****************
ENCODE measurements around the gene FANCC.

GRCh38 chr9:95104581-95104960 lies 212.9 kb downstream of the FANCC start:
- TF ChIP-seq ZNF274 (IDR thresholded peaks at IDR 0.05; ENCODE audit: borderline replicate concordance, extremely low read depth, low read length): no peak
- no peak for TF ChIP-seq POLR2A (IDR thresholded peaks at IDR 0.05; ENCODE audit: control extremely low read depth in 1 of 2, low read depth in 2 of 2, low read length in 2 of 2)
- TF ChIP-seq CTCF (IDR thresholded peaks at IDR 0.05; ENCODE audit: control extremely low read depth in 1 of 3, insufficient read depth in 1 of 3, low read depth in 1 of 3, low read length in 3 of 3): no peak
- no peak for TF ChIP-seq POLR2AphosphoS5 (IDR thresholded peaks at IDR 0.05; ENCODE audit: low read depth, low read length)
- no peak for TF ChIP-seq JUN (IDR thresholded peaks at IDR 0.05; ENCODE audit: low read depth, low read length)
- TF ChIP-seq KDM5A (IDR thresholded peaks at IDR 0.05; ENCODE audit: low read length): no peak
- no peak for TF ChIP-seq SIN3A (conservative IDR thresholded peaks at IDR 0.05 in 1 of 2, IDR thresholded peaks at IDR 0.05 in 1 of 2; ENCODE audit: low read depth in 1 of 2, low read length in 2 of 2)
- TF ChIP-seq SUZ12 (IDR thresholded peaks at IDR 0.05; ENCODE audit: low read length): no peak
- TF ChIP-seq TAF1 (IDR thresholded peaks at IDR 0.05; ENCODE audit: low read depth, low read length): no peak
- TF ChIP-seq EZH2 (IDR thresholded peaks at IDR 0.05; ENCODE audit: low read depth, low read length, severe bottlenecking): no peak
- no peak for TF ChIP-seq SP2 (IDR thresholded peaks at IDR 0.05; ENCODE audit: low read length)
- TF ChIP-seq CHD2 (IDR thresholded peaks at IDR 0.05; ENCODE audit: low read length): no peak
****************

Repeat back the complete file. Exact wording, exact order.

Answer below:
ENCODE measurements around the gene FANCC.

GRCh38 chr9:95104581-95104960 lies 212.9 kb downstream of the FANCC start:
- TF ChIP-seq ZNF274 (IDR thresholded peaks at IDR 0.05; ENCODE audit: borderline replicate concordance, extremely low read depth, low read length): no peak
- no peak for TF ChIP-seq POLR2A (IDR thresholded peaks at IDR 0.05; ENCODE audit: control extremely low read depth in 1 of 2, low read depth in 2 of 2, low read length in 2 of 2)
- TF ChIP-seq CTCF (IDR thresholded peaks at IDR 0.05; ENCODE audit: control extremely low read depth in 1 of 3, insufficient read depth in 1 of 3, low read depth in 1 of 3, low read length in 3 of 3): no peak
- no peak for TF ChIP-seq POLR2AphosphoS5 (IDR thresholded peaks at IDR 0.05; ENCODE audit: low read depth, low read length)
- no peak for TF ChIP-seq JUN (IDR thresholded peaks at IDR 0.05; ENCODE audit: low read depth, low read length)
- TF ChIP-seq KDM5A (IDR thresholded peaks at IDR 0.05; ENCODE audit: low read length): no peak
- no peak for TF ChIP-seq SIN3A (conservative IDR thresholded peaks at IDR 0.05 in 1 of 2, IDR thresholded peaks at IDR 0.05 in 1 of 2; ENCODE audit: low read depth in 1 of 2, low read length in 2 of 2)
- TF ChIP-seq SUZ12 (IDR thresholded peaks at IDR 0.05; ENCODE audit: low read length): no peak
- TF ChIP-seq TAF1 (IDR thresholded peaks at IDR 0.05; ENCODE audit: low read depth, low read length): no peak
- TF ChIP-seq EZH2 (IDR thresholded peaks at IDR 0.05; ENCODE audit: low read depth, low read length, severe bottlenecking): no peak
- no peak for TF ChIP-seq SP2 (IDR thresholded peaks at IDR 0.05; ENCODE audit: low read length)
- TF ChIP-seq CHD2 (IDR thresholded peaks at IDR 0.05; ENCODE audit: low read length): no peak